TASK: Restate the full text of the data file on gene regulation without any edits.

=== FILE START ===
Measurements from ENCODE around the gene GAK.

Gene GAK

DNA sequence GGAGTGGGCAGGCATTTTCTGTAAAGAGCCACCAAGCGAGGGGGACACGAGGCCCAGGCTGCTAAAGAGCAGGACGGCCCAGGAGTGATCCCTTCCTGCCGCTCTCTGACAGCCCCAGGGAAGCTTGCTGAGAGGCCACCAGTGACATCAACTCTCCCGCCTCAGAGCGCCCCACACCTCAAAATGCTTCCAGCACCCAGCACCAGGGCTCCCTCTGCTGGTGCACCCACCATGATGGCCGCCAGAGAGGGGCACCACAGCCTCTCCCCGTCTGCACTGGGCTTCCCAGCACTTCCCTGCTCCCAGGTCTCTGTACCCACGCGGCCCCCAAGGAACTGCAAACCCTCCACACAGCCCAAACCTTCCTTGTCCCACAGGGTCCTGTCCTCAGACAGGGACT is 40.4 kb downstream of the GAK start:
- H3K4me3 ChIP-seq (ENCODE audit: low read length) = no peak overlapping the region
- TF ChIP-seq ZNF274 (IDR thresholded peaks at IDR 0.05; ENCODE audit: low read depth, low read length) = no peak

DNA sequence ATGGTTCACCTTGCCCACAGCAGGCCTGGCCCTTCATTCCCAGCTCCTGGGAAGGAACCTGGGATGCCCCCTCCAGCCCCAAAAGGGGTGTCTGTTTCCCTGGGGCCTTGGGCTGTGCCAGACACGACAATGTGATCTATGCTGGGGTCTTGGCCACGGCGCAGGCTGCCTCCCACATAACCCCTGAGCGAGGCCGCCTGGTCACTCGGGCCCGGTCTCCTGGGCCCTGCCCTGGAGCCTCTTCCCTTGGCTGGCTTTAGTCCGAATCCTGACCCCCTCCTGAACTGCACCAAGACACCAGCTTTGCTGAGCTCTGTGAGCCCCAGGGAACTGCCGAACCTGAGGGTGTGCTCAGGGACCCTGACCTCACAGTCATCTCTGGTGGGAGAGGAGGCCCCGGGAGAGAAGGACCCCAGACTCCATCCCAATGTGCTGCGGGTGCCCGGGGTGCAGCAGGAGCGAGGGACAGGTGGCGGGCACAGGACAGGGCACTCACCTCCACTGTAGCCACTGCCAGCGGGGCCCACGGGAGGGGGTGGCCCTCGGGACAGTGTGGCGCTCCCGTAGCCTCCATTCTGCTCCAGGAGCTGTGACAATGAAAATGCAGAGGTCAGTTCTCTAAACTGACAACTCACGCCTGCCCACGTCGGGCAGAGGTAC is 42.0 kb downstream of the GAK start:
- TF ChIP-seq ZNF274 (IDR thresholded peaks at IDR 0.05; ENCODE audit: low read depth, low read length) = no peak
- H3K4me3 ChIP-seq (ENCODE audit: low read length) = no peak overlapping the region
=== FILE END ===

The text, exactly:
Measurements from ENCODE around the gene GAK.

Gene GAK

DNA sequence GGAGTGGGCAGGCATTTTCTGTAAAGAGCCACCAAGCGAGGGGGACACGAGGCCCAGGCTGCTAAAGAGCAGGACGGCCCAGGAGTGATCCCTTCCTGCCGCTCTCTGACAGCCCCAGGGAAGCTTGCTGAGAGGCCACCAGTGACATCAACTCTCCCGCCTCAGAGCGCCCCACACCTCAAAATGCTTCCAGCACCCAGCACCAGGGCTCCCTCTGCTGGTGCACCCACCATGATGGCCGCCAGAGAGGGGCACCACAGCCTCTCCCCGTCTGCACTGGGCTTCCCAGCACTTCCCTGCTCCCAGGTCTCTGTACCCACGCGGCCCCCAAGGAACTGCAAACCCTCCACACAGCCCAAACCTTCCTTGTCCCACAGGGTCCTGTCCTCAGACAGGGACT is 40.4 kb downstream of the GAK start:
- H3K4me3 ChIP-seq (ENCODE audit: low read length) = no peak overlapping the region
- TF ChIP-seq ZNF274 (IDR thresholded peaks at IDR 0.05; ENCODE audit: low read depth, low read length) = no peak

DNA sequence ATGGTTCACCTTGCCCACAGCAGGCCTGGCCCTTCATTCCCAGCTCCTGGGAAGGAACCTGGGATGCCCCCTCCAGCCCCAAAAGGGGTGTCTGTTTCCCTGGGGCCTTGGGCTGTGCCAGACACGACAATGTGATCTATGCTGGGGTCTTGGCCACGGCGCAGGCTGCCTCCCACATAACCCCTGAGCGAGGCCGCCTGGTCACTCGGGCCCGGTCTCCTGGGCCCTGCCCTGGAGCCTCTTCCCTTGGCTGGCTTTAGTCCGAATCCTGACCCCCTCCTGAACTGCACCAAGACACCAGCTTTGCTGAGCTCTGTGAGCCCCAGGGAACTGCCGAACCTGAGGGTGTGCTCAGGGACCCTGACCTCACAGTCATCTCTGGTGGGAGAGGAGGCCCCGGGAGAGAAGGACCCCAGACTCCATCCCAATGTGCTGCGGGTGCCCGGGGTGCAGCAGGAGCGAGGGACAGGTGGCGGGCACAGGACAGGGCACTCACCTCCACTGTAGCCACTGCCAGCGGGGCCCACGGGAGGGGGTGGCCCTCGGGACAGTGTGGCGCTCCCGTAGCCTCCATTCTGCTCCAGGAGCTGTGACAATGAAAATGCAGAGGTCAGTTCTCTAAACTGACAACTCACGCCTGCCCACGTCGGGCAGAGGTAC is 42.0 kb downstream of the GAK start:
- TF ChIP-seq ZNF274 (IDR thresholded peaks at IDR 0.05; ENCODE audit: low read depth, low read length) = no peak
- H3K4me3 ChIP-seq (ENCODE audit: low read length) = no peak overlapping the region